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Hayek on Mill

The Mill-Taylor Friendship and Related Writings

F. A. Hayek

Hayek on Mill

F. A. Hayek

Edited by Sandra J. Peart
440 pages | 8 halftones, 3 line drawings | 6 x 9 | © 2014
Cloth $65.00 ISBN: 9780226106397 Published February 2015 For sale in North America only
E-book $10.00 to $65.00 About E-books ISBN: 9780226106427 Published February 2015 For sale in North America only
Best known for reviving the tradition of classical liberalism, F. A. Hayek was also a prominent scholar of the philosopher John Stuart Mill. One of his greatest undertakings was a collection of Mill’s extensive correspondence with his longstanding friend and later companion and wife, Harriet Taylor-Mill. Hayek first published the Mill-Taylor correspondence in 1951, and his edition soon became required reading for any study of the nineteenth-century foundations of liberalism.
This latest addition to the University of Chicago Press’s Collected Works of F. A. Hayek series showcases the fascinating intersections between two of the most prominent thinkers from two successive centuries. Hayek situates Mill within the complex social and intellectual milieu of nineteenth-century Europe—as well as within twentieth-century debates on socialism and planning—and uncovers the influence of Taylor-Mill on Mill’s political economy. The volume features the Mill-Taylor correspondence and brings together for the first time Hayek’s related writings, which were widely credited with beginning a new era of Mill scholarship.

List of Illustrations
Editorial Foreword
Editor’s Acknowledgements
Editor’s Introduction


Part I. John Stuart Mill and Harriet Taylor: Their Friendship and Subsequent Marriage

Abbreviations and Symbols Used


One                 Harriet Taylor and Her Circle (1830)
Two                 Acquaintance and Early Crises (1830–1833)
Three               On Marriage and Divorce (about 1832)
Four                 Friends and Gossip (1834–1842)
Five                 The Years of Friendship (1834–1847)
Six                   A Joint Production (1847–1849)
Seven              John Taylor’s Illness and Death (1849)
Eight               Marriage and Break with Mill’s Family (1851)
Nine                Illness (1851–1854)
Ten                  Italy and Sicily (1854–1855)
Eleven             Greece (1855)
Twelve            Last Years and Death of Mrs. Mill (1856–1858)
Appendix I      Poems by Harriet Taylor
Appendix II    An Early Essay by Harriet Taylor
Appendix III   Family Trees

Part II. Related Writings

Thirteen           John Stuart Mill at the Age of Twenty-Five
Fourteen          J. S. Mill’s Correspondence
Fifteen             The Dispersal of the Books and Papers of John Stuart Mill
Sixteen            J. S. Mill, Mrs. Taylor, and Socialism
Seventeen        Portraits of J. S. Mill
Eighteen          Preface to The Life of John Stuart Mill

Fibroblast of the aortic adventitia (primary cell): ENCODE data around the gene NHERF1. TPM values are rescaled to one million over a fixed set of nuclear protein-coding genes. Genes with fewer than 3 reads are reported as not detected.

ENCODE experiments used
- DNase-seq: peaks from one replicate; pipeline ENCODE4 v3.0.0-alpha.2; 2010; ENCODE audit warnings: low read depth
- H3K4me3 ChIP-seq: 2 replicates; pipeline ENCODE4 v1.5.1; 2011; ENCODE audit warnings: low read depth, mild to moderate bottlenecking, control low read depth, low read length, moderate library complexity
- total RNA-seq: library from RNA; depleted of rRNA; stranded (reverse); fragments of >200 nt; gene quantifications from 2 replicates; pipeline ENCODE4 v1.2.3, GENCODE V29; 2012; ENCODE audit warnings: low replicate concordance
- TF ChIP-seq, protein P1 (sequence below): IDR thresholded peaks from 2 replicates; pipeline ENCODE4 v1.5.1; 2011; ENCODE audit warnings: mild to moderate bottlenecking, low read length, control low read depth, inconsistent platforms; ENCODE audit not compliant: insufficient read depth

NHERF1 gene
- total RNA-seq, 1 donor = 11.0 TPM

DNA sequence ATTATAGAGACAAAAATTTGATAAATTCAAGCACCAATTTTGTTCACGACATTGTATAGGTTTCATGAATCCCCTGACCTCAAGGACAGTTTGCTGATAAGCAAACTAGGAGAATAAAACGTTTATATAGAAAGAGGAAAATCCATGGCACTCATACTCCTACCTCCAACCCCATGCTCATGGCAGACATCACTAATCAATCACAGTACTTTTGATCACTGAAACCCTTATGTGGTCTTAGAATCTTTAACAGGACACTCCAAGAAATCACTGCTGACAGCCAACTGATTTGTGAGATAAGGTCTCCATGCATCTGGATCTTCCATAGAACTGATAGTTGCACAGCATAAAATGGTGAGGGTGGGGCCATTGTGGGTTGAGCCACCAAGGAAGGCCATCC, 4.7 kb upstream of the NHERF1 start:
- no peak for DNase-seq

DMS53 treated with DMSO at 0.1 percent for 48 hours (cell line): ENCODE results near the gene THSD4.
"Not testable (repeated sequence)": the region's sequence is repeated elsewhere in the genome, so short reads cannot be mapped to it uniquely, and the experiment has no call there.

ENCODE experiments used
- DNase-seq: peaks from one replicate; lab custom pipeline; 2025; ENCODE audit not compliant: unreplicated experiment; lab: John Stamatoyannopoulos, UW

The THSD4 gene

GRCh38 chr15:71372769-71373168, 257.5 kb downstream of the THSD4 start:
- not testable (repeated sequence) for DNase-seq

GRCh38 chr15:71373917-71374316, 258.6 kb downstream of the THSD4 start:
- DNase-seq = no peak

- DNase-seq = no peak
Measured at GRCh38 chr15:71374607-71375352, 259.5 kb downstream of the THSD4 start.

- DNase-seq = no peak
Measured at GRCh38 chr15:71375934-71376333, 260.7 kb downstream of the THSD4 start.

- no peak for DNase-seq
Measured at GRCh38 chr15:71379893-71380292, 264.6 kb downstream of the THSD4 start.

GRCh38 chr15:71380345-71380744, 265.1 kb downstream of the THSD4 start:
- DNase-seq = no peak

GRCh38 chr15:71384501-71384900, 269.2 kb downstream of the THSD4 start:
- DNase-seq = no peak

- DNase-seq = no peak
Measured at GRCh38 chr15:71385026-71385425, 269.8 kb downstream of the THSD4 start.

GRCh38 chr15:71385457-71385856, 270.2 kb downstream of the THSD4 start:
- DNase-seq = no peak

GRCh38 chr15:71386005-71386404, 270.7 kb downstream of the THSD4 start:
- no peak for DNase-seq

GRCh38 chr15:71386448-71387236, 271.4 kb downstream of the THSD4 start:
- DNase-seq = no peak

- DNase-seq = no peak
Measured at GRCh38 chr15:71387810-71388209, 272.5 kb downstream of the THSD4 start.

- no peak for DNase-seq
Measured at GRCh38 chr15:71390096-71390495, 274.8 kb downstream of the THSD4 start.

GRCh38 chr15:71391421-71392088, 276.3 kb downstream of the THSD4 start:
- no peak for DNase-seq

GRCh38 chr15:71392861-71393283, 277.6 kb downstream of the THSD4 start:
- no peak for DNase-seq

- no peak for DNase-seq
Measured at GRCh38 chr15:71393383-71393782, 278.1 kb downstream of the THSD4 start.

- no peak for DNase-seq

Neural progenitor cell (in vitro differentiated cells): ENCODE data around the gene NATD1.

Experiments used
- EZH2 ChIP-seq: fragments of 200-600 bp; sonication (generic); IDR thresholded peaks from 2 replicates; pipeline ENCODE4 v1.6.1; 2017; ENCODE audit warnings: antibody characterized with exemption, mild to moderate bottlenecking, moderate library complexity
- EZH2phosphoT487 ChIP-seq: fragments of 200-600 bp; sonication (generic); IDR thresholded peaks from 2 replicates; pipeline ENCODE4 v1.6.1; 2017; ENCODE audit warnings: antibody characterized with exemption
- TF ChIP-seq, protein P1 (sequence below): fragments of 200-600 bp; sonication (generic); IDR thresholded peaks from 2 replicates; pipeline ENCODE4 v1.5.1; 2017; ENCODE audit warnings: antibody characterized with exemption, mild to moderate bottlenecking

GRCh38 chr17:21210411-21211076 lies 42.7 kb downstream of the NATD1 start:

Nineteen          Review of Mill and His Early Critics
Twenty            Review of John Mill’s Boyhood Visit to France
Twenty-One    Introduction to Considerations on Representative Government
Twenty-Two   Introduction to The Earlier Letters of John Stuart Mill, 1812–1848
Twenty-Three  Related Correspondence
Index of Names
Index of Subjects

Review Quotes
Marginal Revolution
“Splendid from beginning to end, including Peart’s introduction, the letters, Hayek’s commentary, and assorted documents.”
Cass R. Sunstein | New York Review of Books
“John Stuart Mill may well be the most important liberal thinker of the nineteenth century. . . . Friedrich Hayek was the twentieth century’s greatest critic of socialism, and he won the Nobel Prize in economics. . . . Against this background, there is every reason to be intrigued by a new book with the title Hayek on Mill. . . . What would Hayek have to say about a great champion of liberty, in some ways his intellectual ancestor, who ended up embracing socialism? . . . [Hayek on Mill] largely consists of a book, first published in 1951, that grew out of an enormous, uncharacteristic, and somewhat obsessive undertaking by Hayek, which was to assemble what remains of the correspondence between Mill and his eventual wife, Harriet Taylor. . . . Does that romance have anything to do with liberalism and liberty? I think so. One of the lessons we can draw from Hayek’s work of excavation is that Mill’s distinctive form of liberalism, with its emphasis on individual freedom from the confining effect of social norms, had a great deal to do with his relationship with Taylor.”
Books & Culture
“The details of this indescribable relationship [between John Stuart Mill and Harriet Taylor] were first aired in a book published in 1951 by F. A. Hayek, who would go on to win a Nobel Prize in Economics. It has now been republished, along with ten occasional pieces (one previously unpublished) and some correspondence, as Hayek on Mill.”
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